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BioControl

, Volume 57, Issue 2, pp 139–149 | Cite as

Conservation of the fynbos biome in the Cape Floral Region: the role of biological control in the management of invasive alien trees

  • V. C. Moran
  • J. H. Hoffmann
Article

Abstract

Fynbos is a vegetation type in the Cape Floral Region (CFR), at the southern tip of Africa. Portions of the CFR are recognised as a ‘serial’ World Heritage site and acclaimed by UNESCO as the world’s ‘hottest hot spot’ for plant species richness and endemism. Habitat degradation and species losses through human intrusion in the CFR include transformations brought about by introduced invasive alien tree species. Since 1970, ten invasive tree species in the fynbos biome have been subjected to biological control, namely: six Acacia species and Paraserianthes lophantha (Mimosaceae), Hakea sericea (Proteaceae) and Leptospermum laevigatum (Myrtaceae), all from Australia, and Sesbania punicea (Fabaceae) from South America. A total of 19 species have been deployed as biological control agents, including nine weevil species (eight Curculionidae and one species in the family Brentidae: Apioninae), a seed-feeding moth species (Lepidoptera: Carposinidae), two species of bud-gallers (Hymenoptera: Pteromalidae), two species of flower-gallers (Diptera: Cecidomyiidae), and a gall-forming rust fungus (Uredinales: Pileolariaceae). Most of these agents primarily reduce seed production, directly or indirectly, but some also cause die-back and mortality of their host plants. The overall result, often in combination with mechanical clearing and herbicide applications, has been a substantial decline in the abundance and/or aggressiveness of most of the targeted host-plants. In this review, four representative but contrasting case studies are used to show that biological control is an indispensible supplement to other management practices for long-term conservation of the remnants of the fynbos biome.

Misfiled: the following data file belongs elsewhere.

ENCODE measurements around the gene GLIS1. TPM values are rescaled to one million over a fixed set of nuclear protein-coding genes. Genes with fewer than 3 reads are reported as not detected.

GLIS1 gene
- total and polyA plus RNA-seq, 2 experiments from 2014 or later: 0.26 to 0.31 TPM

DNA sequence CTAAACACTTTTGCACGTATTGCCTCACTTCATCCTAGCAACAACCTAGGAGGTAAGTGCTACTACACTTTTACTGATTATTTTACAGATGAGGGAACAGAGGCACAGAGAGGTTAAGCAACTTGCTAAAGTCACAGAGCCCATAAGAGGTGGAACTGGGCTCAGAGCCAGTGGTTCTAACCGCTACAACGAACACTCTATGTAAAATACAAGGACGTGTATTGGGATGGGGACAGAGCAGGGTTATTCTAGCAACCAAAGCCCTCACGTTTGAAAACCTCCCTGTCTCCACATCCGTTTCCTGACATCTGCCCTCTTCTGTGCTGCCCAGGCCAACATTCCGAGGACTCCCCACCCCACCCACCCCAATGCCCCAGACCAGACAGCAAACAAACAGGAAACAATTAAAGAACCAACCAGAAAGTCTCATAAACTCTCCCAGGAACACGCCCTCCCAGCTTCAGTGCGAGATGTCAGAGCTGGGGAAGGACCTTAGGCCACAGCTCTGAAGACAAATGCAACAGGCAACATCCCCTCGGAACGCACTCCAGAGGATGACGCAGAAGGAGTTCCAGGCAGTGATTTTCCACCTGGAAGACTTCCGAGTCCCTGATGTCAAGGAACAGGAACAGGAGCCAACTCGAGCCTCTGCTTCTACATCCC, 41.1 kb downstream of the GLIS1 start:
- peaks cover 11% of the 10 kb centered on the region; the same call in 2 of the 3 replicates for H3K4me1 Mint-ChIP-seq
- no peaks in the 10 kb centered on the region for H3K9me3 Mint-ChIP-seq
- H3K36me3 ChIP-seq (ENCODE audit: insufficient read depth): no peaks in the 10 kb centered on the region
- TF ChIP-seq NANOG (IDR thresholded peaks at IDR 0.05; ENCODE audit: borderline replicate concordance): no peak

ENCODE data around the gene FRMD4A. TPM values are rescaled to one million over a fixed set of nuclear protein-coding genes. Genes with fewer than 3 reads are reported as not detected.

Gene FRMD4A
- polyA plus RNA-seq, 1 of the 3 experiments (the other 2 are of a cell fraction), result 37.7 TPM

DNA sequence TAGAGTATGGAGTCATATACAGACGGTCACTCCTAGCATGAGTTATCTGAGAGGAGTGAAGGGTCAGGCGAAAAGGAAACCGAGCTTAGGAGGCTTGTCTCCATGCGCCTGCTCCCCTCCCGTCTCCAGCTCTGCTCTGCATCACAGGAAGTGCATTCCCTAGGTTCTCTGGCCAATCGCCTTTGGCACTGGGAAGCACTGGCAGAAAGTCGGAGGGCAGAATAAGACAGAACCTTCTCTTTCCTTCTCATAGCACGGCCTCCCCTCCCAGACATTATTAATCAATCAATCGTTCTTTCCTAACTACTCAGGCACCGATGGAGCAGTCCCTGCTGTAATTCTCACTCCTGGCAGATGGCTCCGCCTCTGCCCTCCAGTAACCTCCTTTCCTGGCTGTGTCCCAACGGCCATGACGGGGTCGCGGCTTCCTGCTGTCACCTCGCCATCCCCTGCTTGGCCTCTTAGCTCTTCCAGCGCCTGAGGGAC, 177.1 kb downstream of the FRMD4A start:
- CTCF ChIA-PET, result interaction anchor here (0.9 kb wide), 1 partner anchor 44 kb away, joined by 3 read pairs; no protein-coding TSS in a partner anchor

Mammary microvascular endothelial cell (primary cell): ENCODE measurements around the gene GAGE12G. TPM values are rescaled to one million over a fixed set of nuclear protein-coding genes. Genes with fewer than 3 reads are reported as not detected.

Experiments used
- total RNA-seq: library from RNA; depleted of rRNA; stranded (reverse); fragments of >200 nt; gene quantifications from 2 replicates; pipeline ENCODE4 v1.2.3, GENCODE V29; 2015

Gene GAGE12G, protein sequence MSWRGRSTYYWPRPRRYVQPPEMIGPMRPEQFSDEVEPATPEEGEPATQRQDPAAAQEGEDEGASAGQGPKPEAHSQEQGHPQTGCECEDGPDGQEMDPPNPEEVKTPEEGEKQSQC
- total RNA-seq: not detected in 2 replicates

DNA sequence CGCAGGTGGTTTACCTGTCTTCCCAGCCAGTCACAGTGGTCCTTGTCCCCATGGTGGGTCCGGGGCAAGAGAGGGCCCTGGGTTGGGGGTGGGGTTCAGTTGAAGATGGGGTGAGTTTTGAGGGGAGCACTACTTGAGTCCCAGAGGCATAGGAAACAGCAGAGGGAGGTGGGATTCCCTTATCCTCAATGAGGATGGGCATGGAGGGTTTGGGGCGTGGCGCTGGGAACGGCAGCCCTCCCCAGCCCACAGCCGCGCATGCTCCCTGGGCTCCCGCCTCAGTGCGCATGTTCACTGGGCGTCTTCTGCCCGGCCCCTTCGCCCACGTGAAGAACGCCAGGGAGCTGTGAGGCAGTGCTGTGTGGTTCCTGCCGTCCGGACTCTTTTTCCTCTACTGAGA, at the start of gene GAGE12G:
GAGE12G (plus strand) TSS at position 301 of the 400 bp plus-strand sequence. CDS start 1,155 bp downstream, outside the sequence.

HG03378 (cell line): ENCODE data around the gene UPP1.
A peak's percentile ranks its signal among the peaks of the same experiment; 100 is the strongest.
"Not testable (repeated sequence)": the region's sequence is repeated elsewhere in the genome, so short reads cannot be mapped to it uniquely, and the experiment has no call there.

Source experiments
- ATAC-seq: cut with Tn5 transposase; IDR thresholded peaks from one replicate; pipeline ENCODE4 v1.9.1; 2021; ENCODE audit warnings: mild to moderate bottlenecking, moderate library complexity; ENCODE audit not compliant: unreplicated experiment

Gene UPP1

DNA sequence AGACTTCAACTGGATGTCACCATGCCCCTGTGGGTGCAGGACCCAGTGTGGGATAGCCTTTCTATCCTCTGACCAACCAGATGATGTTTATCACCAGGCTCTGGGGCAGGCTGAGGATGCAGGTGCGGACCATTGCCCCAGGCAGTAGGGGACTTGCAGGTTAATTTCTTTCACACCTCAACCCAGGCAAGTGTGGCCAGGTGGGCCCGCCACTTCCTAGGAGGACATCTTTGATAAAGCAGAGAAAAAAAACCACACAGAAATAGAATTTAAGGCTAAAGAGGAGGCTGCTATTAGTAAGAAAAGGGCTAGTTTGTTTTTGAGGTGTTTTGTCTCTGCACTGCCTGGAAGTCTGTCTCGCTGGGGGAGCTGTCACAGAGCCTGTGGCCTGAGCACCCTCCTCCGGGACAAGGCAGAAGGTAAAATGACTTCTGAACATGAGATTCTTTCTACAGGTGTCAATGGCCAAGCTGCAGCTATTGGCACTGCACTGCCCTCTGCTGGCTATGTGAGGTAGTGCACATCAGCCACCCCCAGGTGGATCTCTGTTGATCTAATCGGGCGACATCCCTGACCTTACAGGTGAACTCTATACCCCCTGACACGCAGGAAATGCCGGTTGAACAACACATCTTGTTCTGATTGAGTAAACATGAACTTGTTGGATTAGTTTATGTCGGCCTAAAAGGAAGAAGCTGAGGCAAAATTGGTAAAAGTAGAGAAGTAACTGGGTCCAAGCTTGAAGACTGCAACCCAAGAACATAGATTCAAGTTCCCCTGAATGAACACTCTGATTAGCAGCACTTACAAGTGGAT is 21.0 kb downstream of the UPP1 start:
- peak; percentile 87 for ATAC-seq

Keywords

Acacia Paraserianthes Hakea Leptospermum Sesbania Plant densities Seed-dynamics Ecosystem services 

Notes

Acknowledgments

We are grateful to the Working for Water programme (WfW), now of the Department of Environmental Affairs, which for the past 15 years has been the main champion of weed biological control in South Africa. Without their political and financial support much of the research and implementation work on the biological control of invasive alien plants by the Agricultural Research Council—Plant Protection Research Institute, and the universities, would not have been possible (see Zimmermann et al. 2004). In this context, we are particularly appreciative of the sustained support from Dr. G. Preston, Dr. C. Marais and Mr A. Khan, all of WfW. We are also appreciative of the arrangements by Dr. R. van Driesche and Dr. T. Center who facilitated our attendance at “The 2010 Biological Control for Nature Conference” and allowed us the opportunity, with Prof. M. Hill, to present the story of weed biological control in the fynbos biome.

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Copyright information

© International Organization for Biological Control (IOBC) 2011

Authors and Affiliations

  1. 1.Department of ZoologyUniversity of Cape TownRondeboschSouth Africa

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